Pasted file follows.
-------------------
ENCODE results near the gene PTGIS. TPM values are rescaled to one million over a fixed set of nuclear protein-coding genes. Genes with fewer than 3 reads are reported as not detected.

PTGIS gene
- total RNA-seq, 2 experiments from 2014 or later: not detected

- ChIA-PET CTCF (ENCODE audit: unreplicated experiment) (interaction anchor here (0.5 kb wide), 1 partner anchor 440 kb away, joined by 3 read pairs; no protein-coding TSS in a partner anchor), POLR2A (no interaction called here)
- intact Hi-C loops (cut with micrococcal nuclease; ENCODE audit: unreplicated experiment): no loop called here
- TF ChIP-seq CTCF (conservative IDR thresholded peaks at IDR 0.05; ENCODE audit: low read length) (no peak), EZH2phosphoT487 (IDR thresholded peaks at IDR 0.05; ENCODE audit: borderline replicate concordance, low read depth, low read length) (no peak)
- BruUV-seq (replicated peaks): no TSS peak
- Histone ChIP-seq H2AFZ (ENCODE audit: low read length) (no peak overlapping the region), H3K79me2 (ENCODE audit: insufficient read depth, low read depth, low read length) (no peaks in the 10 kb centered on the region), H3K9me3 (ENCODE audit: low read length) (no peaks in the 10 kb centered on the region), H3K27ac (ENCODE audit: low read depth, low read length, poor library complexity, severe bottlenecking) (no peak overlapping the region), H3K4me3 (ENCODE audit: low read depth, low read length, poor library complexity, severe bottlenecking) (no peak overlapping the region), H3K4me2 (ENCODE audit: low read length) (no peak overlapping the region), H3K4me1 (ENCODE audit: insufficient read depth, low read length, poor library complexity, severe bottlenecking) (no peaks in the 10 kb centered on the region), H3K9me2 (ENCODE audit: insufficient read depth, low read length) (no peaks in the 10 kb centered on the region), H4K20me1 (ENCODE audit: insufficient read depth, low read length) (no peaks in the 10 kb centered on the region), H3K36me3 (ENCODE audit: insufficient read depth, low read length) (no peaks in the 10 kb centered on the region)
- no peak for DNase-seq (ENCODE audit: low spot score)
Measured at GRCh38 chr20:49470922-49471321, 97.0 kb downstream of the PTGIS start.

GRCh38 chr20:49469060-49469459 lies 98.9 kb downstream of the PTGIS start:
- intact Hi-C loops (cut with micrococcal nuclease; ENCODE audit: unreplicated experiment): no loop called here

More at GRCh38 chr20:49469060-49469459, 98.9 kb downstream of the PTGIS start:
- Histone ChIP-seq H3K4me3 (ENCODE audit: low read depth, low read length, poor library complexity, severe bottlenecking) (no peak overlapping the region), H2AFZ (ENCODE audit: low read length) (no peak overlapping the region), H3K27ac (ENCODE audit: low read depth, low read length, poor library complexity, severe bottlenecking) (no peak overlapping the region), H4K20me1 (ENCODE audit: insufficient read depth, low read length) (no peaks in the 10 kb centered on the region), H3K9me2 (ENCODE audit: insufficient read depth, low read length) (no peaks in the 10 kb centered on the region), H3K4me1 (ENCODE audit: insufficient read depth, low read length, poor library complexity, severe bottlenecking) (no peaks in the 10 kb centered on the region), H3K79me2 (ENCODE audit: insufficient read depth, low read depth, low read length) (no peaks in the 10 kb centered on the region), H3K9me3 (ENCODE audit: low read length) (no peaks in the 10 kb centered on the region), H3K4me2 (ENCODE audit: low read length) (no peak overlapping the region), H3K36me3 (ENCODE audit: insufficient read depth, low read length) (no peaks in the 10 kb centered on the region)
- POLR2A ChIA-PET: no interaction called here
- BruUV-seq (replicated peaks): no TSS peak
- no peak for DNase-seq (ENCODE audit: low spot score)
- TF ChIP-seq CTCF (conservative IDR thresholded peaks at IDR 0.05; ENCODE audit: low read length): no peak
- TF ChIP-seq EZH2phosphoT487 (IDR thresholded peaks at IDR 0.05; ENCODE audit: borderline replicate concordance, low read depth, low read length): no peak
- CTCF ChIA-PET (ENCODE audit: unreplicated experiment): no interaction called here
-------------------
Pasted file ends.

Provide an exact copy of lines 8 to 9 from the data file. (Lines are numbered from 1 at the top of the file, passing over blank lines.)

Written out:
- Histone ChIP-seq H2AFZ (ENCODE audit: low read length) (no peak overlapping the region), H3K79me2 (ENCODE audit: insufficient read depth, low read depth, low read length) (no peaks in the 10 kb centered on the region), H3K9me3 (ENCODE audit: low read length) (no peaks in the 10 kb centered on the region), H3K27ac (ENCODE audit: low read depth, low read length, poor library complexity, severe bottlenecking) (no peak overlapping the region), H3K4me3 (ENCODE audit: low read depth, low read length, poor library complexity, severe bottlenecking) (no peak overlapping the region), H3K4me2 (ENCODE audit: low read length) (no peak overlapping the region), H3K4me1 (ENCODE audit: insufficient read depth, low read length, poor library complexity, severe bottlenecking) (no peaks in the 10 kb centered on the region), H3K9me2 (ENCODE audit: insufficient read depth, low read length) (no peaks in the 10 kb centered on the region), H4K20me1 (ENCODE audit: insufficient read depth, low read length) (no peaks in the 10 kb centered on the region), H3K36me3 (ENCODE audit: insufficient read depth, low read length) (no peaks in the 10 kb centered on the region)
- no peak for DNase-seq (ENCODE audit: low spot score)